K.H., Respondent, v. William Andrew MITCHELL, Appellant.
Respondent appeals from a permanent stalking protective order restraining him from contacting petitioner.1 Although respondent's actions warranted the issuance of a stalking protective order, the scope of the order that the court entered is too broad. On de novo review, we modify the order and affirm it as modified.
In 1999, petitioner was a senior in high school. Her parents worked, and she would typically be alone at home until she left for school. On March 1, 1999, the telephone began to ring immediately after petitioner's mother left for work. The first time petitioner answered, the caller hung up. The phone rang again. When she answered, a man disguising his voice said, “I want to eat your pussy.” The phone rang a third time. This time, the caller said, “I want to fuck you.” 2 Petitioner reported the calls to the police. The police report states that petitioner “expressed terror at the content of the calls and was at near hysteria.” A telephone trap was placed on petitioner's phone to trace future calls.
On May 12, 1999, petitioner received three calls in rapid succession. Each time he called, the caller said, “I want some of that little pussy, I'll be right over.” He added on at least one of the calls, “[S]o, what's your answer.” Petitioner left the telephone off the hook and called the police on her cellular phone. She was, in the reporting officer's words, “hysterical.”
The police traced the May 12 calls to respondent's house. They spoke to respondent, who initially denied any knowledge of the calls. After being told that a trap had been placed on petitioner's telephone and that the calls had been traced to his home, respondent admitted making the calls on May 12 as well as the earlier calls.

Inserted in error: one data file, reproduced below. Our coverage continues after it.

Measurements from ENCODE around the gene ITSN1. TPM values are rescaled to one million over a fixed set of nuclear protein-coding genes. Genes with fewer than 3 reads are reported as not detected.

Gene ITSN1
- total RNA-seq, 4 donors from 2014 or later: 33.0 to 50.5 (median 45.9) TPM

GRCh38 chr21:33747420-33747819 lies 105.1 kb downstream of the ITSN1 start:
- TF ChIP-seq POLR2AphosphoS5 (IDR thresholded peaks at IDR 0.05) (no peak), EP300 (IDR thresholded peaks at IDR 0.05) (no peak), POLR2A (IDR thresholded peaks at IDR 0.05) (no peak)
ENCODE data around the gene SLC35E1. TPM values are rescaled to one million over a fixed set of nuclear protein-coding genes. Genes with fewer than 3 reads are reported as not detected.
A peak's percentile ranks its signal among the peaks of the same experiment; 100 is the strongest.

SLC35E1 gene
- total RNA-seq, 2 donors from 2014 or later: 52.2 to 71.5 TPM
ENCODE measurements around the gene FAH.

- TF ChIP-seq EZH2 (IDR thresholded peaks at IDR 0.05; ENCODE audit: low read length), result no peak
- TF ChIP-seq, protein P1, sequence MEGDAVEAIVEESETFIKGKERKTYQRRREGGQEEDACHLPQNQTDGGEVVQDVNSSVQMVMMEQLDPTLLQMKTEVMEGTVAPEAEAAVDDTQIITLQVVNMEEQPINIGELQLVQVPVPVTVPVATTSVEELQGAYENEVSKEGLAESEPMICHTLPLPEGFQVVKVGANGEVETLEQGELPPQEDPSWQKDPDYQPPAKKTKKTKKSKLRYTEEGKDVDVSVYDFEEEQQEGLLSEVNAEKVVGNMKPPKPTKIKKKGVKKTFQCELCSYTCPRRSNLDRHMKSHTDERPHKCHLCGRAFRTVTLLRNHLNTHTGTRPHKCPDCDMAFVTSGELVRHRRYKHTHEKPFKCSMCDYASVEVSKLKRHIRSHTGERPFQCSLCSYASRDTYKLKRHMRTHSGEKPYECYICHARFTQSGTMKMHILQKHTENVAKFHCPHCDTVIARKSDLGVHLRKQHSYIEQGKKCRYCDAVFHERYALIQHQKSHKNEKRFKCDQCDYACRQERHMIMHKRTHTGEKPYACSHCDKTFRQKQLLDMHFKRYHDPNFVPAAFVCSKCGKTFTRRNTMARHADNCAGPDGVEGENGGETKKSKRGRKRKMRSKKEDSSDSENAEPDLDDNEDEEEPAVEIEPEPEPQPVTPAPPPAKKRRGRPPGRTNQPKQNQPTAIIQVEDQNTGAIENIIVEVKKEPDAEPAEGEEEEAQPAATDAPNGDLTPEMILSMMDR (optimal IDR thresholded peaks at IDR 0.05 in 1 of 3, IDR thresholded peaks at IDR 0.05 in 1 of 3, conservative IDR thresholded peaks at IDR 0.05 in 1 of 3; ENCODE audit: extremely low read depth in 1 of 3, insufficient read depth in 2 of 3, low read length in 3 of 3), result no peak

On May 12, 1999, petitioner filled out and signed an Oregon Uniform Stalking Complaint.3 On the same page, beneath the complaint, is an Oregon Uniform Stalking Citation. The citation names respondent and directs him to appear in court on May 17, 1999. The citation recites that the officer who issued the citation has probable cause to believe that respondent engaged in conduct prohibited by ORS 163.735 and that the officer has served respondent with a copy of the citation.
Following a hearing on May 17, 1999, the trial court entered a temporary stalking protective order against respondent and scheduled further proceedings on June 8, 1999, to determine whether a permanent stalking protective order should be entered. See ORS 163.738(2)(a)(A). Based on the evidence brought out at the June 8, 1999, hearing, the trial court entered a permanent stalking order directing that respondent have no contact with petitioner.
On appeal, respondent raises three issues. He argues initially that the case should have been dismissed because no complaint was filed in the trial court. Respondent's first argument is based on ORCP 3 4 and assumes that petitioner could initiate a hearing to obtain a stalking protective order only by filing a complaint with the clerk of the court. Because petitioner did not do that, respondent concludes that no action was properly before the trial court.
Respondent's first argument is based on the assumption that ORCP 3 applies to this proceeding. ORCP 1 A, however, provides that the rules of civil procedure do not apply “where a different procedure is specified by statute or rule.” Here, ORS 163.735 and ORS 163.744 provide a different procedure for initiating actions to obtain stalking protective orders.5 ORS 163.744 provides that “[a] person may initiate an action seeking a citation under ORS 163.735 by presenting a complaint [the form of which is specified in ORS 163.744(2)] to a law enforcement officer.” ORS 163.744(1). ORS 163.735, in turn, provides that, if the officer has probable cause to believe that the respondent has engaged in prohibited conduct, the officer shall issue a citation to the respondent. The citation initiates a court proceeding to determine whether a stalking protective order should be issued. Petitioner followed that process here. No more was required.